Fighting climate issues with depaving in Chicago

Workers lay asphalt. Photo: Daniel Karmann/dpa via Getty Images

The storms that damaged basements, stalled cars and blew sewer covers into the air last week reminded us that Chicago is not immune to climate-related weather issues, especially heavy storms and floods.

Why is it important: A new organization called Wreck Chicago aims to eliminate a major element of our flooding problem – asphalt.

How it works: The group wants to identify underused paved areas that could be fragmented to create green spaces such as pocket parks, gardens and playgrounds.

  • Instead of sending surface water down overloaded sewers, these spaces can absorb it while creating shade and humidity to cool urban heat islands.
  • A good example is the Waters Elementary School Educational Garden, which was a huge slab of asphalt until former ecology director Pete Leki led its transformation.

Enlarge: Part of a national network launched by Wrecked Portland, Depave Chicago employees held listening sessions this summer to understand local needs, ideas and resources.

  • According to the organization, “only 10% of Chicago is designated as parkland, while climate research suggests that 30-50% of land should be in some form of protected or conserved status.”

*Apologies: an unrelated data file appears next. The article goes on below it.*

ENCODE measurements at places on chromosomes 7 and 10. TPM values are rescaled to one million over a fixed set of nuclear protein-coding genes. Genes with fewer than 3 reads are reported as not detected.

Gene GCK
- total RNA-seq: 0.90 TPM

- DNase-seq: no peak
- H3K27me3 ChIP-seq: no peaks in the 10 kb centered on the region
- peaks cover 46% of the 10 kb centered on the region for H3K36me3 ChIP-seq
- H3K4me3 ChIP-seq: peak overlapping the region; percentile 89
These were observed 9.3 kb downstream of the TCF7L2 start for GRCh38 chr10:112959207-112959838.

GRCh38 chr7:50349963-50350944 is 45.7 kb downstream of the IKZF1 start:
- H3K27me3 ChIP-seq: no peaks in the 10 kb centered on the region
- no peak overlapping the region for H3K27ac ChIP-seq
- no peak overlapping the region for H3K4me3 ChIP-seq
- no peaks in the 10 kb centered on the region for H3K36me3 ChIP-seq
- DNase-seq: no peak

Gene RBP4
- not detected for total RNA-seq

• They hope to start breaking asphalt next spring and are call for proposals on where to start.

What they say : Mary Pat McGuire of the University of Illinois runs water laboratorywho works on urban flood control policy.

  • “As we work at the planning and policy level to make green infrastructure much more the norm in Chicago, we really needed a program that says, ‘Hey, we need to get some asphalt off'” she said WTTW.


Support local journalism by becoming a member.

Learn more

After Chicago stories

Nope stories could be found

Get a free daily digest of the most important news in your backyard with Axios Chicago.


Support local journalism by becoming a member.

Learn more

Teresa H. Sadler